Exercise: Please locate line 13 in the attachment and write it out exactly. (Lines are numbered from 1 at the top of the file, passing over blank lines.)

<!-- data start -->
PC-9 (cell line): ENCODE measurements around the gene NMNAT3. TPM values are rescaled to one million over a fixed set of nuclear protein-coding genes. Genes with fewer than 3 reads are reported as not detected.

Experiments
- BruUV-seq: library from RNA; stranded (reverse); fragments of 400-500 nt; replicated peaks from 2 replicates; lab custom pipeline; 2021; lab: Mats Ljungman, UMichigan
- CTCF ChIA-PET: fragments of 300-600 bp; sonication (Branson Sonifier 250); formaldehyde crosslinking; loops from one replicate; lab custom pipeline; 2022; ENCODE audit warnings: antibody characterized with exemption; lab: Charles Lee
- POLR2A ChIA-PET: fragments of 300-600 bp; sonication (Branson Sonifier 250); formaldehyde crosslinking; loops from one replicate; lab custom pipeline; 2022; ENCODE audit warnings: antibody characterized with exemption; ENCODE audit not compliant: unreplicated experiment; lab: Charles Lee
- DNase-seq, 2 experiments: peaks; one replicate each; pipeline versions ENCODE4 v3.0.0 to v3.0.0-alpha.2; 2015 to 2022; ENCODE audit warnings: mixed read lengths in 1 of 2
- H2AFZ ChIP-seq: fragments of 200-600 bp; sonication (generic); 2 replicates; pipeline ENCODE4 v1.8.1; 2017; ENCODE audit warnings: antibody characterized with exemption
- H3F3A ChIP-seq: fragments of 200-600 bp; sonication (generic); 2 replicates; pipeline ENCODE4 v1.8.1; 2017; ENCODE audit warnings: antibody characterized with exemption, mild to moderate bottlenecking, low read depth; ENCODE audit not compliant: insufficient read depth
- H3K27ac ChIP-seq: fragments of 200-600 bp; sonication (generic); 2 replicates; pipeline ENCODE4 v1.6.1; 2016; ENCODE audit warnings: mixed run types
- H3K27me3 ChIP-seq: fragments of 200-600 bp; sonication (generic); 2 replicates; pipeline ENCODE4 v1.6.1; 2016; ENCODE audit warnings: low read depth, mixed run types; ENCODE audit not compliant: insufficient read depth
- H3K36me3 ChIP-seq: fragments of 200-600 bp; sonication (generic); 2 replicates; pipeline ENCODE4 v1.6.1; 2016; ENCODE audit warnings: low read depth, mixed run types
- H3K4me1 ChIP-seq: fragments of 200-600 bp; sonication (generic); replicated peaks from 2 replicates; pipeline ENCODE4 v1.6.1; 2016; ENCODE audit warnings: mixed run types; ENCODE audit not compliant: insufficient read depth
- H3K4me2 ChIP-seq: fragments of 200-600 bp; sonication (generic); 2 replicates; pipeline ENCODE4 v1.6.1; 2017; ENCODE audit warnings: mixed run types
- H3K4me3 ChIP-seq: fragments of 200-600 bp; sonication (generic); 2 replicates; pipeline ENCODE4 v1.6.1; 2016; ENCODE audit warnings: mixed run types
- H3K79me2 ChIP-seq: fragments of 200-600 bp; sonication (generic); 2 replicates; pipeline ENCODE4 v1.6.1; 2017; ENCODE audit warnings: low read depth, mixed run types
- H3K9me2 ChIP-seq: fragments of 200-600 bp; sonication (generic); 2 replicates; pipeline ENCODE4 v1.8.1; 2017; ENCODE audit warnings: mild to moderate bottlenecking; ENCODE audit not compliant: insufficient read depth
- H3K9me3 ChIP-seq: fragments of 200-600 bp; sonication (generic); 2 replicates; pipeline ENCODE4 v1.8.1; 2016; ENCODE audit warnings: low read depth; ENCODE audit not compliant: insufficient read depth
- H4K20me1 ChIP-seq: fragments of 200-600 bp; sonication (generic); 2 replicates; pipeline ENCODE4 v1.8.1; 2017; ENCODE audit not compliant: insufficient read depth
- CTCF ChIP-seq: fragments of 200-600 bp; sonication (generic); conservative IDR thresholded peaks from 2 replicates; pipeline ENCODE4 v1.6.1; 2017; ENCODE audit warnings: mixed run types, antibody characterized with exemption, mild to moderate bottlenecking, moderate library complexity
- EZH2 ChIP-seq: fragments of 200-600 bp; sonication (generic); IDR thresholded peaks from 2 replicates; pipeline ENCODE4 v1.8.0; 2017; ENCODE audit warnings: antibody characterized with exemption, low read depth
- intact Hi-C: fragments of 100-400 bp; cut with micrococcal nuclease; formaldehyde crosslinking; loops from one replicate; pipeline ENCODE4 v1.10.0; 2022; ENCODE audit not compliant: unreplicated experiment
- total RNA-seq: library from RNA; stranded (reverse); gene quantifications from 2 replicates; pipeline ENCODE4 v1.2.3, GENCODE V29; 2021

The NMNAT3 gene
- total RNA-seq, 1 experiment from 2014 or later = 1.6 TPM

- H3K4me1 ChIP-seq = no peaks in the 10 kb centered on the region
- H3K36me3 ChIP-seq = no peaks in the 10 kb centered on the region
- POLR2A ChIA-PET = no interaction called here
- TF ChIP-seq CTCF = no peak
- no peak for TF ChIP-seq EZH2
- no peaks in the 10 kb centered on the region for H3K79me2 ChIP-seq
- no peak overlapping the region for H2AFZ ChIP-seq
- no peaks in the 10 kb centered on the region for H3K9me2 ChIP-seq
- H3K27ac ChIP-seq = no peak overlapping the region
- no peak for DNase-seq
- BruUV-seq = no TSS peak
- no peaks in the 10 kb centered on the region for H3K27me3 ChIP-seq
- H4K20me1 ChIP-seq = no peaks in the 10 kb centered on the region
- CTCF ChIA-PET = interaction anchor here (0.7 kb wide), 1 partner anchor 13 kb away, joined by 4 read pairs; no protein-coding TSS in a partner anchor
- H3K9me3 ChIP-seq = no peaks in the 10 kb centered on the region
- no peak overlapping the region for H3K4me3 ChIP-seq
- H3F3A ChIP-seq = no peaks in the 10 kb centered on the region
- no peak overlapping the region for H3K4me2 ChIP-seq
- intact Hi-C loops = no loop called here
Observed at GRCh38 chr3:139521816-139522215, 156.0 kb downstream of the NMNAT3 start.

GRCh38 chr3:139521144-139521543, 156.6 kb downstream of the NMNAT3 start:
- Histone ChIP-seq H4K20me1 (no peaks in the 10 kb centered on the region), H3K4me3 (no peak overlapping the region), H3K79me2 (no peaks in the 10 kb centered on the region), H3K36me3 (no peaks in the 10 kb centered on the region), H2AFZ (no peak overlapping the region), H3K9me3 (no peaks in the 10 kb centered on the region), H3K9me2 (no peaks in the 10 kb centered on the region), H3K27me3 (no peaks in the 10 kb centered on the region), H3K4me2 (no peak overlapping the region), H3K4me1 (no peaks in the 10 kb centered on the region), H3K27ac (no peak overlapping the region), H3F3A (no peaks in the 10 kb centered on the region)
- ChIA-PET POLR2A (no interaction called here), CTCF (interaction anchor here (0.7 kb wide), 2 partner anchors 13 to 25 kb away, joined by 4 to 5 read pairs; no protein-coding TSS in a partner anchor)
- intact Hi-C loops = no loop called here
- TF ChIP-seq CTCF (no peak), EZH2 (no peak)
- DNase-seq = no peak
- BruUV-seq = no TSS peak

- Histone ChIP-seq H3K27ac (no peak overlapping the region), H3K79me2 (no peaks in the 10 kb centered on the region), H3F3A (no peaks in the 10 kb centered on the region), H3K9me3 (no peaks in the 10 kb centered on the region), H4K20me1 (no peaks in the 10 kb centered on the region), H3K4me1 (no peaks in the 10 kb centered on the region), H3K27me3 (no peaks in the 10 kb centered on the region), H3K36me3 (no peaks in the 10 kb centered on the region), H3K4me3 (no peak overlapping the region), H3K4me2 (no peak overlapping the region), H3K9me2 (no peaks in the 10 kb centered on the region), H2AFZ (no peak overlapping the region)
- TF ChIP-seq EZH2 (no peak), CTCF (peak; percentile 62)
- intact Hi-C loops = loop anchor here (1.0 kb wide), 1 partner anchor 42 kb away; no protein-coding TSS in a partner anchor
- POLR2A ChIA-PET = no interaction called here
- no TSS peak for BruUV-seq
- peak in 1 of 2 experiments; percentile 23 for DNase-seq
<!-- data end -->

- H3K4me2 ChIP-seq: fragments of 200-600 bp; sonication (generic); 2 replicates; pipeline ENCODE4 v1.6.1; 2017; ENCODE audit warnings: mixed run types